The recent posts by CEOs on why their organisations deserved public support were very popular so I thought I’d extend the offer to others and here is a blog from the Mammal Society’s CEO Marina Pacheco.
Firstly, why mammals? Because mammals matter! Our elusive, often nocturnal furry cousins are vital to our island ecosystems, on land, in the air and in water, even though this hidden, dispersed nature means they slip from public consciousness. The challenge of playing ‘mammal detective’ to find mammals and their signs in the wild presents a thrill unique to mammals, and brings together a brilliant bunch of people too.
“70 million field voles,” you say, “why should we worry about them?” Well, it’s not all about worrying, but we need to better understand how their numbers rise and fall, as with all mini mammals, because they are such a vital food source for not only our rare mammal carnivores, like the pine marten and wildcat, but for this nation’s much loved birds of prey too. “Even so, it’s all rats, foxes and other vermin here isn’t it?” Not at all! The British Isles is home to half the world’s grey seal population, 30% of Europe’s red deer, and Europe’s only thriving badger population. Our riparian habitats are home to the famously characteristic otters and water voles, our coniferous forests to red squirrels, the Scottish highlands to the rare pine marten, wildcat and beaver, and woodland to the hazel dormouse and deer.
So, why The Mammal Society? For 60 years, we have been a small yet effective charity with a difference.
We are a charity of firsts, bringing together national expertise to make information on mammals accessible to all, to help them learn and discover. We published the first Handbook of British Mammals in 1963, now into its 4th edition, which at 800 pages is still the most definitive book on British mammals available. We also published the first mammal atlas in 1971 and the first Red Data book for mammals in 1993. We ran the first national harvest mouse survey, first badger survey and first water shrew and yellow necked mouse surveys. We now aim to produce the first online interactive and continuously updated national mammal atlas using exciting, innovative technology, from phone apps to camera traps, DNA analysis and footprint tracking tunnels.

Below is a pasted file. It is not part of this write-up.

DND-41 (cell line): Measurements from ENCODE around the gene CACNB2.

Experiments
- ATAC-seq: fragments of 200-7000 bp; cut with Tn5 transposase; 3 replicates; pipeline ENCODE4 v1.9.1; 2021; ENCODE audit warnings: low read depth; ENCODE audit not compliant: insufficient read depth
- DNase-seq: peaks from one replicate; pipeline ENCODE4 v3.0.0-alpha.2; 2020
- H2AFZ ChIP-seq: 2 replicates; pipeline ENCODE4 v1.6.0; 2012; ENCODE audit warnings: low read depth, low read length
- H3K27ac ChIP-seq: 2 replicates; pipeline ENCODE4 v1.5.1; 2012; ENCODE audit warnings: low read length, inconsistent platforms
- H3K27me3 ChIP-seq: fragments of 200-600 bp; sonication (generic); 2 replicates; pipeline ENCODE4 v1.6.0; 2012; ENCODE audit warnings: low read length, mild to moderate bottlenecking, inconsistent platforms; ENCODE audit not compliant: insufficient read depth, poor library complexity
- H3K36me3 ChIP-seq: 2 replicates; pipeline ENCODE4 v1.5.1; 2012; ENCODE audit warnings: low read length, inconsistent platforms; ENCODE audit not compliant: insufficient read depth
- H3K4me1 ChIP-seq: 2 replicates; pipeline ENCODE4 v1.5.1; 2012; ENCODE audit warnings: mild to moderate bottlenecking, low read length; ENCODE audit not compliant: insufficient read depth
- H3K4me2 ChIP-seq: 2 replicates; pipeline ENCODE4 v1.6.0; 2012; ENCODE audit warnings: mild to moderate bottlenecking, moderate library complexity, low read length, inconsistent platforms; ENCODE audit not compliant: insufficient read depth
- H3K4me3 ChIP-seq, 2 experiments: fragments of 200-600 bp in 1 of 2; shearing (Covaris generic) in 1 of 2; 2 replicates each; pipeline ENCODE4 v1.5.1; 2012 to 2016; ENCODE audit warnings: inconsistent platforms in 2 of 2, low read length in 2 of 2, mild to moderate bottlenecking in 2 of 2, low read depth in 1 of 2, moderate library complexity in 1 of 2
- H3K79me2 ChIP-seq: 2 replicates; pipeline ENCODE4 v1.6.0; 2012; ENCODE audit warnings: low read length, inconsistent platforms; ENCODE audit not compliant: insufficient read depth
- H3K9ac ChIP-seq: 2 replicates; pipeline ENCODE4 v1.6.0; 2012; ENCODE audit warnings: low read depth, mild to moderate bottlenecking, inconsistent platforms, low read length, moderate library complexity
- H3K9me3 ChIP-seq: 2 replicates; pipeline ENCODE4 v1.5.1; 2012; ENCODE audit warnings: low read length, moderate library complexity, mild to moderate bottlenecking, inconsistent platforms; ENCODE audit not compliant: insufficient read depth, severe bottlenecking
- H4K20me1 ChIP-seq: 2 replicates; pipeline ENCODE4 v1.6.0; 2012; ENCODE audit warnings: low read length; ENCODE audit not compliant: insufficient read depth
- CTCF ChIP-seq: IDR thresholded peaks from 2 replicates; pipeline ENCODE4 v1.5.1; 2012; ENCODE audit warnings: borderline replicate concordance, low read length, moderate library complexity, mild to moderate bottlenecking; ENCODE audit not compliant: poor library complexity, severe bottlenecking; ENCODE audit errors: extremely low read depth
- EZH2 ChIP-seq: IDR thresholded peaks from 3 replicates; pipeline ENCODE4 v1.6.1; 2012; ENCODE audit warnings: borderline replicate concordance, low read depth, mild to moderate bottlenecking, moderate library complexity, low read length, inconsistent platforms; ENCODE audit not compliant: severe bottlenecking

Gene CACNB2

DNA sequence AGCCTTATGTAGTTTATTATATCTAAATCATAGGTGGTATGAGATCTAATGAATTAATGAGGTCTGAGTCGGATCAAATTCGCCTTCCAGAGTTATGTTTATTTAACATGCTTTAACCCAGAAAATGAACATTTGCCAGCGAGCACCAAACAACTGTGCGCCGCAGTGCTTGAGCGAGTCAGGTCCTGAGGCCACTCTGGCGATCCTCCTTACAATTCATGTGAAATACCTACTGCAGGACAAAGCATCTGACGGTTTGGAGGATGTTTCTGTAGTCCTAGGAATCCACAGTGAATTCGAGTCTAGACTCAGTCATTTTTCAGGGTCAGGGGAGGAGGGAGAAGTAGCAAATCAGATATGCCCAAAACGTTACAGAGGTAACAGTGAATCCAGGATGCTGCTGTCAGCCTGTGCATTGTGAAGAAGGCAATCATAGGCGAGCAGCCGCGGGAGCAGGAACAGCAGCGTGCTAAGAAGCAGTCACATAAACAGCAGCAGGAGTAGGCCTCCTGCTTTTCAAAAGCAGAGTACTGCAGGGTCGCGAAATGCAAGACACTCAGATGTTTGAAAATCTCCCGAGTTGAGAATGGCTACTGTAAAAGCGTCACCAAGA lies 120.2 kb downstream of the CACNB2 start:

However, we will not ask for your money and do it for you. Instead, our community of members and supporters are the powerhouse. Our growing network of over 2000 members are out there, doing the important work for mammal research and conservation, making new discoveries, generating new information, advising conservation and advocating effective policy. We sit more behind the scenes because we work to bring everyone together to network, share ideas, get actively involved in conservation, and learn from each other with each other.
We are not the superhero. Everyone is. Everyone who supports our work and gets involved makes a genuine difference for mammals in the British Isles. Every record submitted to our atlas, every mini mammal survey completed, every member adding their voice, every researcher, consultant and conservation volunteer. What we know about mammals and how we can help them comes from our members and supporters.
When mammals need us, we bring our members together to form the national voice for mammals, to stand up for them in national conservation decisions. We are proud to provide the rational response, to present the facts, and stand by our scientific position to help mammals and wildlife. It’s exciting because together, we are more! We want everyone to get out there having a go, because it’s up to all of us. We want a nation of mammal lovers!
We need your support because mammals are so badly under-funded, under-represented and under-studied. Would the decline of water voles, otters and hedgehogs have been so severe if funding had enabled better, regular monitoring? Quite probably. And there are still so many questions. Are harvest mice in decline? How bad is the decline in hedgehogs? How can we best protect the vulnerable wildcat and red squirrel? Are bats being affected by street lights and wind turbines?
So, please support a charity that aims to answer these questions by bringing society together in support of mammal conservation. As we approach our 60th birthday, together we can look forward to another 60 years at least of discovery, sharing, learning, progress and success for mammals and wildlife conservation.